After declaring the nation “open for business,” Australian Prime Minister Tony Abbott has set a target of achieving free trade deals with China, Japan and South Korea within just 12 months. Can the recently elected leader succeed where his predecessors failed?
Having stated at the APEC summit in Bali that he wished to swiftly conclude eight years of negotiations with China, Abbott told reporters at last week’s East Asian Summit in Brunei that he was adding the nation’s second and third-biggest trading partners to the target list.
“If you don’t set some kind of target, you don’t have the incentive to get things done,” he said. “In the case of the China agreement, that has been meandering along since 2005, so it is very important that we…bring it to a conclusion.Enjoying this article? Click here to subscribe for full access. Just $5 a month.
“The Japan and Korea free trade agreements (FTAs) have been similarly in train but unresolved…let’s give ourselves 12 months to bring these agreements to a satisfactory conclusion.”
Talks on an FTA with China commenced in April 2005, with a joint feasibility study predicting potential gains of $18 billion for Australia and $64 billion for China over a 10-year period. Two-way trade between Australia and China totalled A$125 billion in fiscal 2012, ahead of the A$71 billion traded with Japan and the A$32 billion with South Korea.
Abbott met with the leaders of all three key nations at the Brunei summit, and is expected to follow up with official visits in the first half of 2014. Highlighting his government’s trade push, on Monday, Australian Foreign Minister Julie Bishop arrived in Tokyo as part of a six-day visit to Japan, South Korea and Hong Kong aimed at promoting the “timely conclusion of two vital free trade agreements.”
Despite its ambitions, Abbott’s government faces a number of stumbling blocks to its goal, including resistance to foreign agricultural investment from Coalition partner, the Nationals.
While Beijing has reportedly lobbied for the same A$1 billion threshold it has with U.S. investment, Abbott’s government has committed to tightened scrutiny of Chinese investment, including reducing the general threshold for review of agricultural investment to A$15 million from the current A$248 million and publishing a register of foreign land and agribusiness holdings.
Other sticking points include China’s desire to promote domestic agricultural production by sheltering it from imports, along with specific barriers to entry in “around a dozen sectors” to aid state-owned enterprises.
Similarly, talks with South Korea have reportedly stalled over Australian agricultural exports and Seoul’s insistence on investor-state dispute resolution clauses, a deal-breaker for Australia’s previous government.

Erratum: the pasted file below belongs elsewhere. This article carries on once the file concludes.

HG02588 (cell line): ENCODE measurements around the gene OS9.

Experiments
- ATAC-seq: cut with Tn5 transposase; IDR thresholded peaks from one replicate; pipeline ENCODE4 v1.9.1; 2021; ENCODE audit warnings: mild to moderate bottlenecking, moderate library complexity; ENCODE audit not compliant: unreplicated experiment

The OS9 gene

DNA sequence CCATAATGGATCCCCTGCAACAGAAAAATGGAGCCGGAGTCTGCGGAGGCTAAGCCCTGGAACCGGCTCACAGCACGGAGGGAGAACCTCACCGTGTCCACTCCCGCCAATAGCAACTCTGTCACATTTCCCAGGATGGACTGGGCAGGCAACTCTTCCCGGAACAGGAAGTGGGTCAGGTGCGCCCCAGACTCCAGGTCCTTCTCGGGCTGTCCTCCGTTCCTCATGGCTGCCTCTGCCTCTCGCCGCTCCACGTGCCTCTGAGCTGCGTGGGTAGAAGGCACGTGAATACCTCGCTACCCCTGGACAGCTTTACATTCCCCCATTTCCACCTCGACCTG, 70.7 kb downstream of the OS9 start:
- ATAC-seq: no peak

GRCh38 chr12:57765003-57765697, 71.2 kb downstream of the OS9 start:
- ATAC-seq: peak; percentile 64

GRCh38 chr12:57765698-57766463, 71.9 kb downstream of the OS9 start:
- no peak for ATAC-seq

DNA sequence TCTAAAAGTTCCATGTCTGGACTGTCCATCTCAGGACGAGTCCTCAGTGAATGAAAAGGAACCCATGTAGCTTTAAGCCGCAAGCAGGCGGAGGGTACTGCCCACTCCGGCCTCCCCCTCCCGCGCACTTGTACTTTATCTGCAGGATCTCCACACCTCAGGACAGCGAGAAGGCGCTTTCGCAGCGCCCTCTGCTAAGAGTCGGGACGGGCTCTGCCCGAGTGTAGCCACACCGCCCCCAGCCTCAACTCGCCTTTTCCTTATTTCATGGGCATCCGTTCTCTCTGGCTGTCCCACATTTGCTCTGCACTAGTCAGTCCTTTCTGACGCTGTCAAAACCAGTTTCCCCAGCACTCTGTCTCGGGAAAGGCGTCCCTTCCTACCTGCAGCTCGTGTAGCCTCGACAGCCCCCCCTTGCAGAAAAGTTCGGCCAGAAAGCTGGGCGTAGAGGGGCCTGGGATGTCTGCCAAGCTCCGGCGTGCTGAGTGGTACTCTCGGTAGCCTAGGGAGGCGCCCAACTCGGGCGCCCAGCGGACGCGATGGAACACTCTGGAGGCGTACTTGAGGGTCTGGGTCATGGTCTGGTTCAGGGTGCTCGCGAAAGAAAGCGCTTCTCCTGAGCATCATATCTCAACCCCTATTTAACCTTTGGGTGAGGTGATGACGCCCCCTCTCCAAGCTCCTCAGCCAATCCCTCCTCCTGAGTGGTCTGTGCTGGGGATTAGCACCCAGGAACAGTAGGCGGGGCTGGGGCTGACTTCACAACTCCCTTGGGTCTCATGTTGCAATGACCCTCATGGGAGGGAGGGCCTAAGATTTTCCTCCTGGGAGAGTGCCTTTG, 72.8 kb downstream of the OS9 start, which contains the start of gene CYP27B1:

However, the Coalition has reportedly pledged to review the issue, with Australian farmers concerned over losing market share following South Korea’s trade agreements with the United States and European Union.
Meanwhile, diplomatic sources said an FTA with Japan was likely “within six months,” following the decision of both sides to postpone talks ahead of respective elections.
According to the sources, the recent election successes of Japanese Prime Minister Shinzo Abe and Abbott have given the two pro-trade leaders a window of opportunity, as neither is likely to face the polls again for another two to three years.
Current stumbling blocks concern Australia’s 5 percent tariff on Japanese auto imports and Tokyo’s 38.5 percent tariff on Australian beef.
However, Melanie Brock, chair of the Australian and New Zealand Chamber of Commerce in Japan (ANZCCJ), said the mood in Tokyo had changed.
“In terms of how Japan views trade deals, there’s been a massive shift since Abe made the announcement about joining the TPP [Trans-Pacific Partnership],” she told The Diplomat from Tokyo.
Despite opposition from the farm lobby, Brock said the business community and Japanese public was “supportive of Japan taking its rightful place at the negotiating table,” providing farmers were supported.
“There’s a genuine will on the part of Japanese politicians and bureaucrats. The TPP is complex and difficult and needs to run its natural course, but the FTA with Australia is something that Japan wants and Australia does too,” she said. “Given the progress that’s been made and the number of negotiations with Japan, we would expect it would be earlier than [the FTA with] China.”
The Abbott government’s prospects of achieving its ambitious target have been backed by an unlikely source in former trade minister Craig Emerson. “If anyone in the Abbott cabinet can make progress on the various deals, without surrendering Australia’s sovereignty to private corporations, trade minister Andrew Robb can,” he wrote in The Australian.
For Abe, an FTA with Australia could help speed the progress of the bigger TPP agreement – and that elusive “third arrow” of Abenomics.